Hope your bone scan comes back improved!

BoneLady said...

Christina, Yes, I have heard of OsteoValin and had researched it for another individual.

OsteoValin is a proprietary blend containing strontium carbonate, Quercetin and Hesperidin. Strontium both rebuilds bone and decreases bone resorption, but strontium carbonate is not the best source. Strontium citrate is more readily absorbed than strontium carbonate, just as calcium citrate is more readily absorbed than calcium carbonate. If you eat food when you take calcium carbonate, you can get around the absorption problem, but you would not want to eat food containing calcium and take a strontium product because calcium and strontium compete for absorption.

Quercetin and Hesperidin are flavonoids. Flavonoids are generally considered beneficial anti-oxidants, but there is some controversy about Quercetin. An FDA study on rats found Quercetin to be mutagenic. Other studies indicate it works to prevent cancer. Quercetin is also an anti-histamine and an anti-inflammatory. I found a website with references and a balanced discussion on the pros and cons of Quercetin at

Hesperidin is a flavonoid found in citrus fruits. It is part of vitamin P. As a powerful anti-oxidant, it has many benefits from retarding the aging process to helping the body detoxify carcinogens. I cannot find any specific benefit to bones for either Quercetin or Hesperidin.

For more years than I can remember, I have taken Kal Bioflavonoids 1000 as a daily dietary supplement. Each tablet contains 1000 mg Bioflavonoid Concentrate (from lemon, orange and grapefruit) and 60 mg Hesperidin Concentrate (from lemon, orange and grapefruit). For the past 13 months, I have taken Doctor's Best Strontium Bonemaker, which contains 680 mg elemental strontium from 2,194 mg strontium citrate in each dose of two capsules.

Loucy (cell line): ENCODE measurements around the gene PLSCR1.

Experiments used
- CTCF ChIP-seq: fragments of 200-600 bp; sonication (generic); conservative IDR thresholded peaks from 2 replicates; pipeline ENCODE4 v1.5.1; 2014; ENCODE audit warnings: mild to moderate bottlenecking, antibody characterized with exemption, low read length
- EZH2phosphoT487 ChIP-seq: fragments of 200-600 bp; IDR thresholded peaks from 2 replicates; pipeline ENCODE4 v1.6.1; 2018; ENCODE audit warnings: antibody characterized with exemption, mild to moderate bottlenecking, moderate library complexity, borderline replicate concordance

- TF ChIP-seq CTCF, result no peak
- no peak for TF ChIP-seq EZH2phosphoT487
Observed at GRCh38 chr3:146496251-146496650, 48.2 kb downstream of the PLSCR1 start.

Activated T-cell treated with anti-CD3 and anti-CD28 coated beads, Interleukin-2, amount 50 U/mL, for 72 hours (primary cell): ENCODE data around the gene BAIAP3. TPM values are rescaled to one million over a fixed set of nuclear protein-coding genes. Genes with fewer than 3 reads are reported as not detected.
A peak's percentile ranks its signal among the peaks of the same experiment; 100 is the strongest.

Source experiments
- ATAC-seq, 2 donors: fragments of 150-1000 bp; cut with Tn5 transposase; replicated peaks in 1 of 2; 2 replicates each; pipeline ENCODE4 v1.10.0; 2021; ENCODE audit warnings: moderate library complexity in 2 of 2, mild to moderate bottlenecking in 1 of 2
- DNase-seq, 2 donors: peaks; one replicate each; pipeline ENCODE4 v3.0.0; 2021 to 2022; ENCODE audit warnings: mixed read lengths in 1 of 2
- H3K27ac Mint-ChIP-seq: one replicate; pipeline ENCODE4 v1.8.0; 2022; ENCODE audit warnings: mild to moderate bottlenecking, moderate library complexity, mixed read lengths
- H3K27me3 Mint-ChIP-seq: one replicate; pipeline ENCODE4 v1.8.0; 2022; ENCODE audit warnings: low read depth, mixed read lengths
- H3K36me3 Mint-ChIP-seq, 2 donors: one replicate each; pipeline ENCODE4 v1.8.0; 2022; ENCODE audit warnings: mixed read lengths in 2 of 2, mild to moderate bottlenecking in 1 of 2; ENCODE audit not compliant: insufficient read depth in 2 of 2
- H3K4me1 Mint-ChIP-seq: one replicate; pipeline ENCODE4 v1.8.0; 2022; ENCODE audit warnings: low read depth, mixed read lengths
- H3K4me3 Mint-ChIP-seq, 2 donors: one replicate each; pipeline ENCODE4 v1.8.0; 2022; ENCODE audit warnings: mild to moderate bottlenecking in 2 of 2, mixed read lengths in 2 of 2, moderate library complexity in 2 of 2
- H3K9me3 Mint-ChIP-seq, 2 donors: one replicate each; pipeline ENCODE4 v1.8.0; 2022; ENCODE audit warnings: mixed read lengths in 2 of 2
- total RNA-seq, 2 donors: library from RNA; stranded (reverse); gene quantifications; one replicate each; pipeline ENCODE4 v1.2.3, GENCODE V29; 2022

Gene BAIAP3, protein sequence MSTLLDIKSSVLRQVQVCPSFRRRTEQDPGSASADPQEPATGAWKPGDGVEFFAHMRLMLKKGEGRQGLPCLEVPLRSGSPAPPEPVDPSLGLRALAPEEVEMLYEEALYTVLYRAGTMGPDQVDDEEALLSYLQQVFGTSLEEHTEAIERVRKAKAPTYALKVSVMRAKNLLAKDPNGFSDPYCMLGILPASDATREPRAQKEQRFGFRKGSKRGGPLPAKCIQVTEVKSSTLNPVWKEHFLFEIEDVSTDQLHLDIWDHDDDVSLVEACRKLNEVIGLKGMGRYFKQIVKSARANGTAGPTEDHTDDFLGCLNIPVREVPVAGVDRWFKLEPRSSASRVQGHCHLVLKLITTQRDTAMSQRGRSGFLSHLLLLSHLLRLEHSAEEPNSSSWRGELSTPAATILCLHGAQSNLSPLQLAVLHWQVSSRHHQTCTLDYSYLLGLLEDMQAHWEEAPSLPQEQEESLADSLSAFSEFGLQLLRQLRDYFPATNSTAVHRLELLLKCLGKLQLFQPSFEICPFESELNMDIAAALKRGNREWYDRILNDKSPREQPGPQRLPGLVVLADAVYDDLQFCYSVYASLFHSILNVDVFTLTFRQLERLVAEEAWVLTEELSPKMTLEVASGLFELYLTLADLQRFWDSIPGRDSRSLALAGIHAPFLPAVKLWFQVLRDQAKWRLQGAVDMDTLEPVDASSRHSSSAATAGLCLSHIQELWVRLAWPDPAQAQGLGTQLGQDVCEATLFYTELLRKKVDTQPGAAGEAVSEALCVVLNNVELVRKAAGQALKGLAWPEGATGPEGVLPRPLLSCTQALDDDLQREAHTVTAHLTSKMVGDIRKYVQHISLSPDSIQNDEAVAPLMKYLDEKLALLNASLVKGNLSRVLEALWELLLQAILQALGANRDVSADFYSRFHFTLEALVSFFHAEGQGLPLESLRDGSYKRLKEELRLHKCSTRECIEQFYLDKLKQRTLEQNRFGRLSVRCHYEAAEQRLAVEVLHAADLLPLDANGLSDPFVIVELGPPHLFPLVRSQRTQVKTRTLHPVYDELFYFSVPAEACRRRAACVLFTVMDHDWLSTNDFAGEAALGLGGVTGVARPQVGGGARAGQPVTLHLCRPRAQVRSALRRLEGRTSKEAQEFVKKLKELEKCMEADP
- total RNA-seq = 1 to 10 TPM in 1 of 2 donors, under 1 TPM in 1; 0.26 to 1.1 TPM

Christina said...

Thanks so much for the info. I really appreciate it!

Christina said...

Hi Bone lady,
doing more research on strontium. I ordered the doctor's best brand for my mom ( she's 53 and has osteoporosis due to early menopause starting at age 35). I keep reading a lot of good things. I did come across this website which seemed negative. Apparently even though a DEXA scan will come back looking great, it doesn't mean anything b/c the strontium appears denser. There is some kind of formula one can do to evaluate the true density. What do you think about this?

BoneLady said...

Christina, Since strontium is heavier than calcium, its presence in bone will change the results of the DEXA scan. Without an adjustment in the interpretation, BMD can be read as artificially high. There is a correction at

If you click on "2008" under my "Blog Archive," you will see a post I made on 11/4/2008 titled "Effect of Strontium on DEXA Scan." It includes an explanation of the effect and a link for the correction.

Also on my blog at the very bottom there is a links section entitled "For More Information About Strontium," with links to "Correction of BMD for Strontium" and "Strontium DEXA Scan Effect."

Good luck to you and your mom.

BoneLady said...

On 03/04/09, Christina wrote the following:

"sorry to bother you, but one other quick question... although in rare cases, blood clots(VTE) have been reported while taking strontium. What do you think about this? Here is the link I got it from:"

The electronic Medicines Compendium (eMC) contains information about United Kingdom licensed medicines.